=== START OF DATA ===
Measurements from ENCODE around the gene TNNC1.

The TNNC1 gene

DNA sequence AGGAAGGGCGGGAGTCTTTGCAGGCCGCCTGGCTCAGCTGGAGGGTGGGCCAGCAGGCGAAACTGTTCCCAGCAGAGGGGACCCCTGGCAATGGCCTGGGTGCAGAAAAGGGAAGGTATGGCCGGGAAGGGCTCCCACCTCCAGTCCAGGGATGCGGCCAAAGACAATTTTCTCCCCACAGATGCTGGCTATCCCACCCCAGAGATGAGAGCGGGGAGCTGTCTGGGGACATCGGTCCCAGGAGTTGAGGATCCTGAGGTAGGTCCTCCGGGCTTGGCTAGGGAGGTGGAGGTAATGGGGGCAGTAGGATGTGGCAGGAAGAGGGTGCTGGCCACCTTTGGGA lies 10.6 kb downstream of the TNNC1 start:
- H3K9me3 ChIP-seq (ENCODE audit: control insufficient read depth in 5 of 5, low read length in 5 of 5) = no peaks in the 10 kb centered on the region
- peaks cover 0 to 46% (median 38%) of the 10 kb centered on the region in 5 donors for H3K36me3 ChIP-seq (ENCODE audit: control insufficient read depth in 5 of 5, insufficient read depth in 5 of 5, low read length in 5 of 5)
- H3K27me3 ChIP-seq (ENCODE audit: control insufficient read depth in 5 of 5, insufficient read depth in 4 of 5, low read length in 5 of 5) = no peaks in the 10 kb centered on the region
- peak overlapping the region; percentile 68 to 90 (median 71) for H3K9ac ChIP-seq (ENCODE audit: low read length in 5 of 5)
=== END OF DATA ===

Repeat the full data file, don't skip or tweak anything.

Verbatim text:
Measurements from ENCODE around the gene TNNC1.

The TNNC1 gene

DNA sequence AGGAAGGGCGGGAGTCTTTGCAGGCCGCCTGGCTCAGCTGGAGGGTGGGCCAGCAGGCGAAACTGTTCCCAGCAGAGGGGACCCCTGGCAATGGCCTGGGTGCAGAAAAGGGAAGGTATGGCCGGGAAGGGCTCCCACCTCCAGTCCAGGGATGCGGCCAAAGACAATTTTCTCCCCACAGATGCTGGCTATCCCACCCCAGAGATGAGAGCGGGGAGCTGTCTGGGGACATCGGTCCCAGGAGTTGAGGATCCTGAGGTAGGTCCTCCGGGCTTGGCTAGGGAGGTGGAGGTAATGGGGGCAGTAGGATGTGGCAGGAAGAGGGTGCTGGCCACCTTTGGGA lies 10.6 kb downstream of the TNNC1 start:
- H3K9me3 ChIP-seq (ENCODE audit: control insufficient read depth in 5 of 5, low read length in 5 of 5) = no peaks in the 10 kb centered on the region
- peaks cover 0 to 46% (median 38%) of the 10 kb centered on the region in 5 donors for H3K36me3 ChIP-seq (ENCODE audit: control insufficient read depth in 5 of 5, insufficient read depth in 5 of 5, low read length in 5 of 5)
- H3K27me3 ChIP-seq (ENCODE audit: control insufficient read depth in 5 of 5, insufficient read depth in 4 of 5, low read length in 5 of 5) = no peaks in the 10 kb centered on the region
- peak overlapping the region; percentile 68 to 90 (median 71) for H3K9ac ChIP-seq (ENCODE audit: low read length in 5 of 5)